- Public Safety
- Chester County Voice Radio Project
Chester County Voice Radio Project
Project BackgroundThe Chester County Department of Emergency Services (DES) operates an emergency voice radio system that supports over 5,000 law enforcement, fire, and emergency medical services (EMS) responders as they accomplish their mission of protecting the over 500,000 residents of Chester County.
The current system, installed in the early 1990s, is based on analog technology that is becoming obsolete and is inadequate to meet the requirements of emergency responders and citizen expectations.
On February 14, 2013, the Chester County Board of Commissioners signed a $42.1 million contract with Harris Corporation for design, installation, testing, operational implementation, two years of warranty, and eight additional years of maintenance for an Association of Public Safety Communications Officials (APCO) Project 25 Phase 2 compliant digital voice radio system (Chester County Voice Radio Project). This system will support the Board of Commissioners’ “Public Safety” strategic goal, will satisfy the emergency responders’ requirements, and will meet the National Interoperability Communications Goal. Determined and aggressive negotiations also supported the “Smart Financial Management” strategic goal by achieving the dual benefits of additional system features and a contract price reduction of over $10 million from the initially submitted proposal.
County DesignThe Harris system will be a two cell simulcast design consisting of 25 sites. The East-Central cell will consist of 11 sites with 12 talk-paths while the West cell will consist of 14 sites with 10 talk-paths. The design will satisfy projected growth requirements to beyond 2030, and pre-planned system hardware and software upgrades will extend system useful life thus maximizing the county return on investment.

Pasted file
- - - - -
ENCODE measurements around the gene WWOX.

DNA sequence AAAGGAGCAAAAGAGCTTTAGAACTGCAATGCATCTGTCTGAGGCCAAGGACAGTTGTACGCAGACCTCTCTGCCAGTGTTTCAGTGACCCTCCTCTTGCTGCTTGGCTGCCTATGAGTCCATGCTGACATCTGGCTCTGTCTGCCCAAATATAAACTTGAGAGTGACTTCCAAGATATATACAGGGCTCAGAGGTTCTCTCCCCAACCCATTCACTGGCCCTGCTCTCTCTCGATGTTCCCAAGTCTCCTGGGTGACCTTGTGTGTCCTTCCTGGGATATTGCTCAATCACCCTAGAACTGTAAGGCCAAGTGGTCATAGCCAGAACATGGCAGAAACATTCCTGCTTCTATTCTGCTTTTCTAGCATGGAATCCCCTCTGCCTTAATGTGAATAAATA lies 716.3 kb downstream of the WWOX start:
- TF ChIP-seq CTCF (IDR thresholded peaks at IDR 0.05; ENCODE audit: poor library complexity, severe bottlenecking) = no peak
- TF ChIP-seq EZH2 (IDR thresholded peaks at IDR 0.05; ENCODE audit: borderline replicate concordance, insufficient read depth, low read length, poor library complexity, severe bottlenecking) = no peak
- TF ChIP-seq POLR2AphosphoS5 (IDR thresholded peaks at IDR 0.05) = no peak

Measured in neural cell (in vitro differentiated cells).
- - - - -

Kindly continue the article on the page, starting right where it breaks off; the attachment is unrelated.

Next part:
The system will support two dispatch centers; the primary in DES at the Government Services Center and the alternate at the Public Safety Training Campus (PSTC).
The system lay-out will provide guaranteed portable coverage throughout 97% of Chester County as measured by two separate tests: one in nine designated urban areas and one in the remaining rural areas.
The system lay-out uses many of the current system sites. To obtain the required 97% coverage and system access from the alternate dispatch center four new towers will need to be constructed:
- A lattice tower in Upper Uwchlan, Proposed Tower Site UUT
- A monopole tower in West Bradford Township,
- A monopole tower at the PSTC in South Coatesville, and
- A lattice tower in South Coventry Township.
County Wide CAD DataAbout 380,000 times each year DES dispatches emergency responders to deal with citizen calls for help. This includes about 332,000 law enforcement responses, about 38,000 EMS responses, and about 10,000 fire responses. The successful resolution of these dispatches as well as citizen and emergency responder safety depends on a reliable voice radio system.
In order to achieve the emergency responder established requirement for 97% coverage 97% of the time throughout Chester County for the new Voice Radio Project, Chester County is expending a great deal of time and money to ensure that the system coverage is as robust as possible. Having identified that increased coverage is a key requirement of the new radio system, the need to add additional tower sites has become apparent. One of the new tower locations needed is in Upper Uwchlan Township (proposed tower site - aerial). This tower site will be key in providing coverage to the areas in and around Upper Uwchlan Township - (proposed preliminary site plan).
Upper Uwchlan Township CAD DataIn 2012 there were 2,236 emergency responses in Upper Uwchlan Township. These responses were handled by multiple agencies including the East Brandywine Fire Department, the Glenmoore Fire Department, the Lionville Fire Department, the Ludwigs Corner Fire Department, the Uwchlan Ambulance Corps; and the Upper Uwchlan Township Police Department. These responses break down as follows:
- 2,181 law enforcement responses
- 571 EMS responses
- 484 fire responses